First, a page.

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Legislative Assembly for the ACT: 2002 Week 3 Hansard (5 March) . . Page.. 558..


MR CORBELL: No. The government did not mislead the community in the lead-up to the last election. There was a reduction in retention rates shown in the last available ABS statistics on the issue. In no way did the government mislead the community. On the best available data at that time, there was a reduction in retention rates, as you well know, Mr Stefaniak.

Mr Speaker, quite clearly there has now been an increase in retention rates. This shows two things. Firstly, retention rates have traditionally been higher in the ACT than in other jurisdictions. Secondly, and perhaps more importantly, there is now a significant variation between years on the retention rate level. I think a closer look is required at the factors driving the differences in the two figures. There is now a significant variation between the figures just released by the ABS and the previous figures released by that organisation.

I have made a request to my department for more advice in relation to that variation, to try to gain a better understanding. This government is interested in gaining a better understanding of what is happening in relation to overall retention rates. There is a clear difference between a reduction and an increase. Why are we seeing this variation? Why are we seeing this occurring over such a short period of time? These are the issues we need to be looking at.

Political activity in school grounds

MR CORNWELL: My question is to Mr Corbell as education minister. Recently the Marxist oriented socialist youth group, Resistance, which promotes civil disobedience and a call to school children to leave school and join them in political action, was allowed to stand in school grounds and hand out this wretched pamphlet-a very negative one, I might add. I seek leave to table that.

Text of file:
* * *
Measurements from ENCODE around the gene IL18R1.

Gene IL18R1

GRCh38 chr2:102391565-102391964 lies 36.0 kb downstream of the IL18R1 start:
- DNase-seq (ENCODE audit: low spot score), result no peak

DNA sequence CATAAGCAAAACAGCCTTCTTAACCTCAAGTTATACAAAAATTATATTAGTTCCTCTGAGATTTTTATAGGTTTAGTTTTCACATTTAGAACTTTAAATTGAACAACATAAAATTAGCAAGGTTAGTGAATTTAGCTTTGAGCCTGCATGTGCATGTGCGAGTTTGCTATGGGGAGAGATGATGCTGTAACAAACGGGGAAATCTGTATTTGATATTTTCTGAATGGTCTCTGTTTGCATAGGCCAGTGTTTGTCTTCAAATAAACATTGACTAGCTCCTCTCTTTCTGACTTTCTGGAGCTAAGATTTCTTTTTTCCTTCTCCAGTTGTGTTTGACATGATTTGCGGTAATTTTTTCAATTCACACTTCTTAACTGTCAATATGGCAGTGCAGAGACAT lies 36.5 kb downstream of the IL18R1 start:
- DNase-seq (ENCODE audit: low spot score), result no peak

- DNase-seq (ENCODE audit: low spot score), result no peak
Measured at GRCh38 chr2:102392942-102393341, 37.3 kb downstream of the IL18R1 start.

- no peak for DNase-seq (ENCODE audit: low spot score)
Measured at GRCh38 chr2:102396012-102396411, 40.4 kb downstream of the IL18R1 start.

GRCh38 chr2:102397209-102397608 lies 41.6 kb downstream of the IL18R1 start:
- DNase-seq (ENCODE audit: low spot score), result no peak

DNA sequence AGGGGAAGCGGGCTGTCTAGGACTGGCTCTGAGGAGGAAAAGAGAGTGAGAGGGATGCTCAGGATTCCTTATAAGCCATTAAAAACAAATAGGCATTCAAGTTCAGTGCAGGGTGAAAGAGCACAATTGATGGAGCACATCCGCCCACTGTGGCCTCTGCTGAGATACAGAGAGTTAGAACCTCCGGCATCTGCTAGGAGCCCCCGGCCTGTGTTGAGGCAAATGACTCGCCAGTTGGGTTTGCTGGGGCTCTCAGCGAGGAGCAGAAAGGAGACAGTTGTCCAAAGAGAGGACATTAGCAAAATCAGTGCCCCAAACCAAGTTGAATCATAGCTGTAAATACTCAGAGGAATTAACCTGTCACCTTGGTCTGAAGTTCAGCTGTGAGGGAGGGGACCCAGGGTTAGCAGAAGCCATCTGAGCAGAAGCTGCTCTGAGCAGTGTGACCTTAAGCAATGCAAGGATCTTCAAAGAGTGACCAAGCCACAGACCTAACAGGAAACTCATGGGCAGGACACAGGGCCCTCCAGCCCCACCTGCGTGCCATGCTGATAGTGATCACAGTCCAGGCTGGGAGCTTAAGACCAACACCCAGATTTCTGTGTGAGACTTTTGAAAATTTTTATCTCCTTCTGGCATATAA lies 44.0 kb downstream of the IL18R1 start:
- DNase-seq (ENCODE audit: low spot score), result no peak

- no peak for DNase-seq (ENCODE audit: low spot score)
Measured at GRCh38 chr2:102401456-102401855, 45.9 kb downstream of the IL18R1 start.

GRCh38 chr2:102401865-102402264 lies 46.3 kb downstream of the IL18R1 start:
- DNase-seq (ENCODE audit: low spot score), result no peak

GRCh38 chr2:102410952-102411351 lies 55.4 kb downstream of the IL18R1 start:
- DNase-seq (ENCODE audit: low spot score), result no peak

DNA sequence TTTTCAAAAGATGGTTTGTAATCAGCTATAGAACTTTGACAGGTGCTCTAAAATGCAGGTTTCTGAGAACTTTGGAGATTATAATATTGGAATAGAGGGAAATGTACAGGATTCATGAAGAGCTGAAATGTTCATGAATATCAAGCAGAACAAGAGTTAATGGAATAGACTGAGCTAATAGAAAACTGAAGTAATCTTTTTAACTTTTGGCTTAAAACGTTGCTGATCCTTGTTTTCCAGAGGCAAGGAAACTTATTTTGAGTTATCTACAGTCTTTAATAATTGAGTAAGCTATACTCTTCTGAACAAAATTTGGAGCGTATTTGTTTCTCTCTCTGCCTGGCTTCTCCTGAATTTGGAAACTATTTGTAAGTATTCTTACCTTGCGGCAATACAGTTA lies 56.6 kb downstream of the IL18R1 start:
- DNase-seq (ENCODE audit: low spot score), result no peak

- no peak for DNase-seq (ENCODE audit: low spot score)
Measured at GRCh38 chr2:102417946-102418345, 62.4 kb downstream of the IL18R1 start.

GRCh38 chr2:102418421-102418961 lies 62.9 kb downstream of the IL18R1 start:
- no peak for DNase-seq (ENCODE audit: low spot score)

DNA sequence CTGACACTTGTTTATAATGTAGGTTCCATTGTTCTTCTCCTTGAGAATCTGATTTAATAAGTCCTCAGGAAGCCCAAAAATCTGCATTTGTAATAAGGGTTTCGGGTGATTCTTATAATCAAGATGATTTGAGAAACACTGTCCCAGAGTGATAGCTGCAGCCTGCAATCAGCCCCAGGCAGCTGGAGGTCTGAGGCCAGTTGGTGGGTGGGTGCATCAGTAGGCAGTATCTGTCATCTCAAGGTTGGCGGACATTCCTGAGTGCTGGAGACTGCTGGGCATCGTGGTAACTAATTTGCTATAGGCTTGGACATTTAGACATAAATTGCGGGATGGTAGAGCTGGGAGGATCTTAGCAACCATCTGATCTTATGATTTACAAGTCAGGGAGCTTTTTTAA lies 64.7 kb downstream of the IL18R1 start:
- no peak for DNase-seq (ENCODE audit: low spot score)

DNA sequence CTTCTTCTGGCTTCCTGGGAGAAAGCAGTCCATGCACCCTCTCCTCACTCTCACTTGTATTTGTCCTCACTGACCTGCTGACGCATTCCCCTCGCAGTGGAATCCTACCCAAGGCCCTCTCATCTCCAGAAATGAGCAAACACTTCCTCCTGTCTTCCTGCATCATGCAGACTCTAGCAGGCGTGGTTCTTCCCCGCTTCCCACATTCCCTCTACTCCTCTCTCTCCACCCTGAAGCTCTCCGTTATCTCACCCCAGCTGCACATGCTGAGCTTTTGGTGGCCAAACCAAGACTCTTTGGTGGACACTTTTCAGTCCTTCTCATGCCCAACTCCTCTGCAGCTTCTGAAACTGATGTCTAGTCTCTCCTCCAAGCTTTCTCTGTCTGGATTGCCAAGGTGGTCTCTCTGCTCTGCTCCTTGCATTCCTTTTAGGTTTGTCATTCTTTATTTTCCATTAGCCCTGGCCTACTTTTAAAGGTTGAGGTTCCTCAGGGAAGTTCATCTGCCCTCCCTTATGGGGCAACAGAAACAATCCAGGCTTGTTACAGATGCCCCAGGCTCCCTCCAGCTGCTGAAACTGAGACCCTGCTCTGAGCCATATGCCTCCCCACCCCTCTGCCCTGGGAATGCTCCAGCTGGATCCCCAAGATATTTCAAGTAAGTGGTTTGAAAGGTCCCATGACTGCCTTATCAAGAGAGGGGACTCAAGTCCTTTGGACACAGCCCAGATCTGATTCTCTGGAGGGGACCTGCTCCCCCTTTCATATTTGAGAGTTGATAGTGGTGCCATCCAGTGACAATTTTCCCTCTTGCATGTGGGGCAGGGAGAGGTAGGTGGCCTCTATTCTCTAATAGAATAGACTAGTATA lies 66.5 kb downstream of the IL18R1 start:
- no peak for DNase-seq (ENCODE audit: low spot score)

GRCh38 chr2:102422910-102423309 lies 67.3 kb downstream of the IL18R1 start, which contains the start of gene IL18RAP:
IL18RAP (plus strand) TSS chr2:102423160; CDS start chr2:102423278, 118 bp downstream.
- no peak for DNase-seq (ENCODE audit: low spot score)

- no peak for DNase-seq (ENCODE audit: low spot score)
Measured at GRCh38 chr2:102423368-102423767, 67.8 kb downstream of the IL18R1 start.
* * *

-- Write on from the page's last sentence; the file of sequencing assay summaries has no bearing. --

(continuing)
Leave granted.

MR CORNWELL: I present the following paper:

"Resist"-Copy of publication of Resistance, socialist youth organisation.

Mr Stanhope We would like Mr Cornwell to disseminate their information. Are you on a retainer?

MR CORNWELL: I will translate for you. Minister, why was this group allowed to carry out its activities in school grounds, the sort of political activity that may be allowed and tolerated in universities and carried out by young adults but is totally unacceptable in the precincts of schools?

MR CORBELL: The first question that Mr Cornwell needs to address is: when were people in school grounds? Were they in school grounds during teaching hours? Were they in school grounds prior to school operating? I think that is the first thing that we need to be clear about, because there is legislation around as to when people can be on school grounds and those sorts of issues. So I certainly welcome Mr Cornwell's advice on those matters.


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